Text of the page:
Coast guards’ water duel ends Taiwanese isle trip


A boat carrying Taiwanese activists headed for a disputed chain of Japanese-controlled islands turned back Thursday after coast guard vessels from both sides converged and engaged in a water cannon duel.

The boat carrying seven people, including four Taiwanese activists, abandoned the Senkakus landing in the East China Sea after being blocked by Japan Coast Guard vessels about 25 km away.

“We fired water cannons at each other,” Taiwan Coast Guard spokesman Shih Yi-che said of the confrontation.

The activists said they are trying to bring a statue of Matsu, the Chinese goddess of the sea, to one of the disputed islets so Taiwanese can visit there to pray for the safety of Taiwanese fishermen operating in the area.

Japan’s relations with Taiwan and China have been tense over the past year since the Japanese government outbid the Tokyo Metropolitan Government to effectively nationalize the cluster of uninhabited islands, known as Tiaoyutai in Taiwan and Diaoyu in China.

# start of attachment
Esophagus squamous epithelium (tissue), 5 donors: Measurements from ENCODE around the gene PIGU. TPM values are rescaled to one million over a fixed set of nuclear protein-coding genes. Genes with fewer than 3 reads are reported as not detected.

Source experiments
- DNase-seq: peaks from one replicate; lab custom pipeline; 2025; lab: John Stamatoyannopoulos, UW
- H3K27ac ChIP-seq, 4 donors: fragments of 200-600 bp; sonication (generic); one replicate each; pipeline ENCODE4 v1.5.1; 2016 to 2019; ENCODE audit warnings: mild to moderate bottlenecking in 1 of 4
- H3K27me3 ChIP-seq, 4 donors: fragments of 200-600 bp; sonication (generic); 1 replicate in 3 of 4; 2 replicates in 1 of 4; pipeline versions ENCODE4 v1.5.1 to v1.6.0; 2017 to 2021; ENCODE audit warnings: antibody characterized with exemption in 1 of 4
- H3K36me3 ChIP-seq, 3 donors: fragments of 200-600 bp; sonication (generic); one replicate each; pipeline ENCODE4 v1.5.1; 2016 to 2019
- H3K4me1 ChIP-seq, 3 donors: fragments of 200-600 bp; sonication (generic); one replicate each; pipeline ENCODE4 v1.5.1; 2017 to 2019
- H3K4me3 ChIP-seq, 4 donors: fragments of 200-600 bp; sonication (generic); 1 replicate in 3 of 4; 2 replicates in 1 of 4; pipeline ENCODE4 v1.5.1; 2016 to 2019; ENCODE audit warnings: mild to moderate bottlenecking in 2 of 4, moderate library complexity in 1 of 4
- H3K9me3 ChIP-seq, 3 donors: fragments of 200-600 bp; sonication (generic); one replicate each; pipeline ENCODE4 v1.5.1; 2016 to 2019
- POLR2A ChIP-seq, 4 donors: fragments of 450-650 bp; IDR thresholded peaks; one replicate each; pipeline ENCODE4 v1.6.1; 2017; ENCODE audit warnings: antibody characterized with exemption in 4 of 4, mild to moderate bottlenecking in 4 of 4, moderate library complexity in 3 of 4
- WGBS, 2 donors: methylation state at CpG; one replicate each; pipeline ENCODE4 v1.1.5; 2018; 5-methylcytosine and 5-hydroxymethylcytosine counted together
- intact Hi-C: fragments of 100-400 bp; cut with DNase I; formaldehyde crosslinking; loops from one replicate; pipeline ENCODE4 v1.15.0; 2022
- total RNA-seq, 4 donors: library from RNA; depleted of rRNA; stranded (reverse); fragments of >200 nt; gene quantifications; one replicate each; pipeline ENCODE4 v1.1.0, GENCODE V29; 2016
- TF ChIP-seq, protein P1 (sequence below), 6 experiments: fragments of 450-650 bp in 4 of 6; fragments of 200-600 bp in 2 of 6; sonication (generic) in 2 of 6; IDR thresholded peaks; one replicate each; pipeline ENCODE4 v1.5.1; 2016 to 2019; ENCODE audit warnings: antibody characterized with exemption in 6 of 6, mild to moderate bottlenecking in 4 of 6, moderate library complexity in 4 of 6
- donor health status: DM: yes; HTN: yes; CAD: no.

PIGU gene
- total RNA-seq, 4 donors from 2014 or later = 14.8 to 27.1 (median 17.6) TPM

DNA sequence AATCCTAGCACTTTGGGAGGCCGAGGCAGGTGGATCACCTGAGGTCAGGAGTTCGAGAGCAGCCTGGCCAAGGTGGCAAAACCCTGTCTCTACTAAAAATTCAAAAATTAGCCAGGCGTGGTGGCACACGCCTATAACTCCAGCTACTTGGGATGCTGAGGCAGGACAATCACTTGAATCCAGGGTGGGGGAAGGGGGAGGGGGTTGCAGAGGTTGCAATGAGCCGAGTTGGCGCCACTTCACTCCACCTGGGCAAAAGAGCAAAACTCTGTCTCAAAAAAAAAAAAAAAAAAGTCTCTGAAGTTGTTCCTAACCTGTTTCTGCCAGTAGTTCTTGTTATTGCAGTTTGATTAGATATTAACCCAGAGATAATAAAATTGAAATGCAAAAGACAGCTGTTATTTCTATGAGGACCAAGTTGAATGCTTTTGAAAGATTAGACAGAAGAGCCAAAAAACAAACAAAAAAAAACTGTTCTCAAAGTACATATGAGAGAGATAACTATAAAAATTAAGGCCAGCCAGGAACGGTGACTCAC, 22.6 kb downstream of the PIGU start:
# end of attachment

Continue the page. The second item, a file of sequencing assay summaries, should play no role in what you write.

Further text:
The voyage by the activists was estimated at 100 nautical miles, which would take eight to nine hours.

It could be a violation of a Taiwanese law that limits pleasure boats from sailing more than 24 nautical miles off the coast without permission.

A Taiwan Foreign Ministry official expressed concern that the voyage could damage plans to hold another round of talks with Japan on fishing by Taiwanese boats in the disputed waters.

To ease the tension and ensure peace in the area, Taiwan President Ma Ying-jeou last August unveiled an initiative “to shelve disputes over sovereignty and promote the joint exploration of resources.”

The initiative envisages Japan, Taiwan and China initially conducting bilateral talks and gradually moving on to trilateral negotiations on joint development of resources.